Two evenings ago when I was wide awake after sleeping during the day (my first cold in over a year and I was well and truly out of it so needed to sleep it off) I was hit with a burst of inspiration. I am about to have a self-imposed Kick Off meeting with my lead supervisor, David, in March, and so I was writing out a meeting agenda (as you do at 2am with a nose full of Vix Vapourub) where I noted that I wanted to discuss the first set of tasks for the first 6 months of my PhD.
I also want to”work backwards”, so with the thesis in mind at the end, of the PhD, I want to develop a plan and structure upfront of the key milestones I want to reach every year and every 6 months to get to that thesis at the end.
So I started to note some of my ideas for the first set of the to-do’s in my first few months from my official PhD start date which is on April 1st. According to my Research Design, the first phase of my PhD is a series of several industry expert interviews. So at 2am I started writing a list of such experts in various industries I think would be useful to interview, and my ‘several’ interviews have now become several dozen interviews. I even started going through people I follow and who follow me on Twitter -and that opened up a whole world of inspiration. (I actually took screenshots of about 30 people’s Twitter profile and added them to a Word doc called “People I’d Like To Interview”). I am lucky enough to know many people already who I know would be happy to be interviewed and those people can definitely be classed as gurus in their areas of work or disciplines.
For those I don’t know (yet), I knew the best thing to do was to obviously ask them for an interview but I also thought it would probably be a wise idea to do a shout-out on social media to let people know I am looking for industry expert interviews. Then I thought ‘ok, so people will see my tweets that I need interviews, but I know they will want to go somewhere online to find out more’, so this is why I created the Shout Outs page on this website tonight. This explains why I need the interviews in more detail as well as the value the interviews will have to the interviewee and the list of industries and disciplines in which I would like these industry experts to be involved with.
This also lead me to think about how many smaller tasks are actually involved with the larger task of getting the industry expert interviews, like doing a technical test first to ensure web cams work and that recording equipment actually works – then this got me thinking about consent forms and ensuring that the interviewees completely understand where their interviews will be used and how. There’s also scheduling a time, and these people I’d like to interview are going to be busy people, so scheduling in itself must be easy and painless for both me and the interviewee. So then I wrote another list of all the mini-tasks of things I have to do before even ASKING for industry expert interviews!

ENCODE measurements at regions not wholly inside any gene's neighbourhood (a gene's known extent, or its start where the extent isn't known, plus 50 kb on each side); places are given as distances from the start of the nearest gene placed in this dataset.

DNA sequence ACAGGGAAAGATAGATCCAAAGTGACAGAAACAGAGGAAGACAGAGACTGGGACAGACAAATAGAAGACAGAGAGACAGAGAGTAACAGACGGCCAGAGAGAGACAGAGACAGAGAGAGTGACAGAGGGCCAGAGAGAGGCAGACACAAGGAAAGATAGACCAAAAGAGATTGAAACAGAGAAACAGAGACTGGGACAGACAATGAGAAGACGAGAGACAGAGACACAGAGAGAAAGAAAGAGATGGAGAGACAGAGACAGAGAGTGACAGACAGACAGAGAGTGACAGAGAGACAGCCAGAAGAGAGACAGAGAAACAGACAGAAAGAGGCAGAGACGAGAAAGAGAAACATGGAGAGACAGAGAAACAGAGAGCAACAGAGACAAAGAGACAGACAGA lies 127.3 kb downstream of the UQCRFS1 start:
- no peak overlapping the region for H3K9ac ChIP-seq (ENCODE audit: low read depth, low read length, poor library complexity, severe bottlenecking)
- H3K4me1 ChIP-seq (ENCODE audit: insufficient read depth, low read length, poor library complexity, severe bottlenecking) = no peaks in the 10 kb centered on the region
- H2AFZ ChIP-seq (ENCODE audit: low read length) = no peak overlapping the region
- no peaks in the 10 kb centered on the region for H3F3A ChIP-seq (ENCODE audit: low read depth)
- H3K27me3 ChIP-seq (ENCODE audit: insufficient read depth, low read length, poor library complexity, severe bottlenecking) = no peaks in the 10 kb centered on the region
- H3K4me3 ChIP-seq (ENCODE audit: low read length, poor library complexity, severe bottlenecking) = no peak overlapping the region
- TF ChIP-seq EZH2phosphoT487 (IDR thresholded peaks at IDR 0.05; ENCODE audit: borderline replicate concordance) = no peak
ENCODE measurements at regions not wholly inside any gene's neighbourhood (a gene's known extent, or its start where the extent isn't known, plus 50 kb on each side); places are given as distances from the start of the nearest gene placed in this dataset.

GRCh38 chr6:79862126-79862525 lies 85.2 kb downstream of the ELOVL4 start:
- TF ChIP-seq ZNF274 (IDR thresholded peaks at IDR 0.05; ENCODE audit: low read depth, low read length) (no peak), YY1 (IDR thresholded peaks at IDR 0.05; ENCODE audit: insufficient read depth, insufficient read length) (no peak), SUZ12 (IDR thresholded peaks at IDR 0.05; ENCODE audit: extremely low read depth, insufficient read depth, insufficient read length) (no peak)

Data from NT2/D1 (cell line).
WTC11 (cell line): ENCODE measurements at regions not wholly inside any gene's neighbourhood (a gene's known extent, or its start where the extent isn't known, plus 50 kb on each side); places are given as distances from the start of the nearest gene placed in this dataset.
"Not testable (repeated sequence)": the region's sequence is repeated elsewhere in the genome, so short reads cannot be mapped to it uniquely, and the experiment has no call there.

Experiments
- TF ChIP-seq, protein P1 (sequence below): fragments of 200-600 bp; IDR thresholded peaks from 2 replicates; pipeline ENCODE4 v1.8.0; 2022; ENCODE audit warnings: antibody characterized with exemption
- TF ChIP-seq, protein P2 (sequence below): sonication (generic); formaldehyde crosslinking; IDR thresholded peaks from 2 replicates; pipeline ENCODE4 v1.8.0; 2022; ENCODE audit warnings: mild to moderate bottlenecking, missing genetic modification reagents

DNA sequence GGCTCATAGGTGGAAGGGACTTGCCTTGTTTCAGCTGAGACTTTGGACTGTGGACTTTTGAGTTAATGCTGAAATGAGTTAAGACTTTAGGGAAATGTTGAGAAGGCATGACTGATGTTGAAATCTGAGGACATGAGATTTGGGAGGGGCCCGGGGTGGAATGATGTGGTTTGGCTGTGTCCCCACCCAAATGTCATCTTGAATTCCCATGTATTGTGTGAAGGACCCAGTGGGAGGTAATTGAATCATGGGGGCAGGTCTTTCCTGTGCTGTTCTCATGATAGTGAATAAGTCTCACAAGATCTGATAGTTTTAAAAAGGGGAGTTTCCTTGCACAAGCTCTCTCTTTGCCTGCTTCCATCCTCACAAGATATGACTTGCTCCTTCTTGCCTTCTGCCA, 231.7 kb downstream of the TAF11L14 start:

While I was writing out a seperate list of industry experts I’d like to speak to, I realised that for this phase of the PhD, I basically just want to speak to experts who know about, and how to create, engagement and emotion through SCREENS. Online surveys, after all, are viewed and accessed via a screen on a mobile, tablet, phablet of laptop – these are all screens – and the mode in which engagement and emotion is delivered and created can be through a plethora of elements. In my list of industry experts I would like to speak to, I have noted 16 different types of areas that can deliver and create engagement an emotion. On the list is a varied spectrum of disciplines and areas of academia and commercial work, from speaking to linguists and semioticians, to game designers, audio composers and designers, and neurotechnologists.
But even though I’ve saved this Shout Outs page right now as a finished page, I already know I must edit the page again to add more onto the already 16 strong list of industry experts needed, as I know I must also speak to people who understand how quantitative and qualitative data is effected by engagement and emotionally driven responses, but at this time of 23:57 on a Sunday, I don’t even know what that job title would even be called, so I can’t list that one right now!
On the original list I’d written of people i would like to speak to, I’d written that I’d also love to speak to people from eBay, Amazon, Facebook, Twitter, Instagram etc and ask these people what they think it is about their sites that make them so engaging and cause people to have an emotional connection to their sites – for instance, what would be the one thing that would really change the user experience from Facebook if you took it away for a week? Would it be the simple ability to ‘like’ things and display/feel relatedness, or the ability to have control and autonomy by unfollowing people whose updates you don’t want to see anymore?
My interviews are so wide-ranging but in this spectrum of disciplines I’m sure I will draw patterns, and therefore categories, when speaking to the industry experts because they will help me to understand how they think, or know, engagement and emotion is created where a screen is the hardware and software separating the designer and the user.
I am very much looking forward to showing David my list of already-too-many people I want to interview when I see him on the 31st March. You might even be one of the people on my list! If you are and you get an email from me with an invitation for an interview, please say yes! But please be patient because transcribing over 30 industry expert interviews may take just a little time!
Pssst! A bit of news: I’ve already interviewed two industry experts in different areas of the digital games arena and am excited to announce who those people are very soon!